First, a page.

Isn’t there an odd contradiction in all the thinking about new media? Individuals are now empowered to create content, to publish and have a voice without going through the old corporate hierarchy. You can blog and be heard, all for free, without asking permission. But what about brands? The assumption that online advertising will finance the next generation of media and software implies that individual companies still need to pay to play. They may be paying empowered individuals like Rafat Ali and Om Malik, but they still need to pay.
A growing number of Louisville businesses are turning to the social-networking Web site MySpace.com to connect with customers, promote events and, ultimately, make money.
Taverns, clothing stores and gift shops — many of them independently owned — are creating virtual profiles of themselves on the site as an informal approach to free online advertising. For Peter Berkowitz, owner of Old Louisville Coffee House, the effort was so successful that he abandoned his traditional Web site in favor of MySpace.
I’ve written before about the challenge MySpace faces in getting companies to pay for what individuals can get for free, i.e. a MySpace page. But really all of media — including the newly adopted software industry — faces the same problem. In fact, small businesses connecting with customers directly sounds like a challenge to Google as well.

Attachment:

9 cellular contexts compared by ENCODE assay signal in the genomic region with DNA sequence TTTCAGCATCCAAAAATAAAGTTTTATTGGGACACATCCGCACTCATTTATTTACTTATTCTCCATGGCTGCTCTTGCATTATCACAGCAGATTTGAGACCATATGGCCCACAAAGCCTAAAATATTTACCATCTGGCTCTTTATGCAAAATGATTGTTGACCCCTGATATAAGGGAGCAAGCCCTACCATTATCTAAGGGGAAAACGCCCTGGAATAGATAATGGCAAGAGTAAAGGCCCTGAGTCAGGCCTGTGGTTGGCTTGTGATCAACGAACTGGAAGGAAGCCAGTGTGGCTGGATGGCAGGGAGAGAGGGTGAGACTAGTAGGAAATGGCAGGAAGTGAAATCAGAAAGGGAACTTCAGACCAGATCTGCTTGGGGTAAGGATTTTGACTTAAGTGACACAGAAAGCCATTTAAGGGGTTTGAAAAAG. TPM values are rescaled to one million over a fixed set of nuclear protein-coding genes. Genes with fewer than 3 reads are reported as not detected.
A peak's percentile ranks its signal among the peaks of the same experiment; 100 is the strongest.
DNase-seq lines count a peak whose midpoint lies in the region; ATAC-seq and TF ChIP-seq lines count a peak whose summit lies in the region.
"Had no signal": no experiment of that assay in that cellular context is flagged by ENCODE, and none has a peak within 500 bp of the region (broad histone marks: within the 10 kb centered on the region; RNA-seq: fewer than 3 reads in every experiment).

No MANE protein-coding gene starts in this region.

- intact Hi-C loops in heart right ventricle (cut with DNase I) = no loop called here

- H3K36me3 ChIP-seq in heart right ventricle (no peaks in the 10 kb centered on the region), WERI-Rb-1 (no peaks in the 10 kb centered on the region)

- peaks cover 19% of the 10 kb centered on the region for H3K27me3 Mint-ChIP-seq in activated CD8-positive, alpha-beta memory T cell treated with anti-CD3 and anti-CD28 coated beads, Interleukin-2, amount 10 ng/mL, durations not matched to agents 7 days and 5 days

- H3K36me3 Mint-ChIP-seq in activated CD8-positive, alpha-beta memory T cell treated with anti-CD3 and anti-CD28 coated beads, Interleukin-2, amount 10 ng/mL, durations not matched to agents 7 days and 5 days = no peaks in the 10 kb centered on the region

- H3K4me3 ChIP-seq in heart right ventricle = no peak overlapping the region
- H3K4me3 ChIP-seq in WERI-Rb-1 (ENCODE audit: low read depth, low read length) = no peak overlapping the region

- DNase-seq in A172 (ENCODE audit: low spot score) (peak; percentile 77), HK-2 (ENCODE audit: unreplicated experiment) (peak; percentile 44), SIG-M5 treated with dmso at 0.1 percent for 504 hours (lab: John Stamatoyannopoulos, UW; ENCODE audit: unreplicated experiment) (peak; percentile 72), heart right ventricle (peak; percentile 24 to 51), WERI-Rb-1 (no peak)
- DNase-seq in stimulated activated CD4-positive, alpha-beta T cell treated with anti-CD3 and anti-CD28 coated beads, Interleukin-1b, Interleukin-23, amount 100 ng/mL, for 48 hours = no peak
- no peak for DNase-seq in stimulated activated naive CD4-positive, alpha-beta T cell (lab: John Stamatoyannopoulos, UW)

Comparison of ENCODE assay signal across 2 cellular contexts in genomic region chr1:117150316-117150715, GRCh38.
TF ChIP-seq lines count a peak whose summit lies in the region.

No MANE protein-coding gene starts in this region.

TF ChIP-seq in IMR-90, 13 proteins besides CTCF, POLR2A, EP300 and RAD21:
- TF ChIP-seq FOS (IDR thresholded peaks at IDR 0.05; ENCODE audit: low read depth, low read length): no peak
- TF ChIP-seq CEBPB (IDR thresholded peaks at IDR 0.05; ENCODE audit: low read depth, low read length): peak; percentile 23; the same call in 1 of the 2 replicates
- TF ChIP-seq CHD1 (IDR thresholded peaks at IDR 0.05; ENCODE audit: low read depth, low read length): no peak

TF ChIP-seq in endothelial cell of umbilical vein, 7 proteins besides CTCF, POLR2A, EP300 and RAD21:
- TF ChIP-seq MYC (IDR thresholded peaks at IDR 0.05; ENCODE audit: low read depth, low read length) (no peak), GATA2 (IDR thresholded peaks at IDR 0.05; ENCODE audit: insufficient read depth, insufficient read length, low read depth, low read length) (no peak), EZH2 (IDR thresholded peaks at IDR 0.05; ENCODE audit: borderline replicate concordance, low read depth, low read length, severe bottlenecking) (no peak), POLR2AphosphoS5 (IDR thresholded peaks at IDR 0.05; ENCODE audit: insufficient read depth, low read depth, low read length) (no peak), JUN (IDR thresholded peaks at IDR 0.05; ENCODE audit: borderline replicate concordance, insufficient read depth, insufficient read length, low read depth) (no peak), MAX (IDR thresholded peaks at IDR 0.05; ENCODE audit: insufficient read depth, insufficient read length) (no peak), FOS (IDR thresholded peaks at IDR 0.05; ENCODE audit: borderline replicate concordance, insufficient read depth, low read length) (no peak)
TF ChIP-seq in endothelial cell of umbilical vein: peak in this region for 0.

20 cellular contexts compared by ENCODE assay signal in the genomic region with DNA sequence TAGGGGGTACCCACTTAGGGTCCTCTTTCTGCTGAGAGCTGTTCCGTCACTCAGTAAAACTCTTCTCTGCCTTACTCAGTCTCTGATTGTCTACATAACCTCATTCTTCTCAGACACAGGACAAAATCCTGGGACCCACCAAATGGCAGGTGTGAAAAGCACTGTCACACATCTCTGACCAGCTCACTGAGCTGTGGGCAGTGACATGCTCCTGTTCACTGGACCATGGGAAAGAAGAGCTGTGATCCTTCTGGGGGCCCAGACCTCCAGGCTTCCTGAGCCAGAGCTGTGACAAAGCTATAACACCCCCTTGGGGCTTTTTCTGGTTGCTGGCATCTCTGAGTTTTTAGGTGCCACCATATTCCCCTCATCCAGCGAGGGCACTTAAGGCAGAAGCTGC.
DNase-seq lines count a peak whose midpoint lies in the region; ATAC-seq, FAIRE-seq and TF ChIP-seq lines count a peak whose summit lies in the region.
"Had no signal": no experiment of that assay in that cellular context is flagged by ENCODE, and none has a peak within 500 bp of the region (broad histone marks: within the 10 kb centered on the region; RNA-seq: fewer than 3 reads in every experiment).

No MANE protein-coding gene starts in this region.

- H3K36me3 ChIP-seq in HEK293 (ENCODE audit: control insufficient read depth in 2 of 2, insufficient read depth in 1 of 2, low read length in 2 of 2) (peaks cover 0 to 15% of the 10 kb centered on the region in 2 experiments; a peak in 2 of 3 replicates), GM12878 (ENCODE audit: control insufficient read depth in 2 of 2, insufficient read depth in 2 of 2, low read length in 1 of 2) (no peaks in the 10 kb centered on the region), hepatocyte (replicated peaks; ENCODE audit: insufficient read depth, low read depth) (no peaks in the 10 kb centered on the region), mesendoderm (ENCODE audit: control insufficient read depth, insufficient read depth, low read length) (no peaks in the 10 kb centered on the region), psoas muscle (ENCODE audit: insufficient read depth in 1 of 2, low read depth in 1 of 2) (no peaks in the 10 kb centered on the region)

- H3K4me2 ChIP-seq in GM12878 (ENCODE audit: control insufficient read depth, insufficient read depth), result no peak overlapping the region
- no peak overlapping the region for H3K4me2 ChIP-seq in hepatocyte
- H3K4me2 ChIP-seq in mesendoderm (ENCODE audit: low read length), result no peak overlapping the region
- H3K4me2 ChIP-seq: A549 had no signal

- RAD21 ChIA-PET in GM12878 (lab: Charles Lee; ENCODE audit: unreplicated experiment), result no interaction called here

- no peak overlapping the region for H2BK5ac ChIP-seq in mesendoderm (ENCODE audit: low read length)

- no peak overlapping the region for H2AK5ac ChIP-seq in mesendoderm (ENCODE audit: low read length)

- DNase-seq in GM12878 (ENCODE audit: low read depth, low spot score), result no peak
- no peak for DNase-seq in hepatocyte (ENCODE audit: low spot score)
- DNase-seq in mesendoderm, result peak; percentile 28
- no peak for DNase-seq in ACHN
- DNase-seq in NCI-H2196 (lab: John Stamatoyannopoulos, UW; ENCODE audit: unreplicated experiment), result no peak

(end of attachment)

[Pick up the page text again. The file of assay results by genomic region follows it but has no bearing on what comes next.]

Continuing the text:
Despite massive innovation on the content side (what used to be called “editorial”) — blogs, MySpace, YouTube, Flickr, Digg, search — there’s only been one real innovation on the old “business” side — pay-per-click text ads. But even search advertising is based on companies paying to ride along with a content provider (search results) to deliver a commercial message — sure it’s more relevant, but it’s still paying a big media company to deliver the message. Search ads can lead people to useful information or “meaningful brand experiences,” but when you push the new media revolution to its logical conclusion, you get companies setting up their own identities on the network (in this case MySpace) for free, empowered just like everyone else.
Sure, companies paying to advertise isn’t going to go away anytime soon — old habits die hard, and the network isn’t nearly efficient enough yet. But if brands drink enough of the Kool-Aid new media is serving, they may start to realize that self-empowerment is indeed liberating — and much more cost effective.
Or to put it another way, if it’s all about “conversation,” then why play a game of telephone by putting a media company between you and your customers?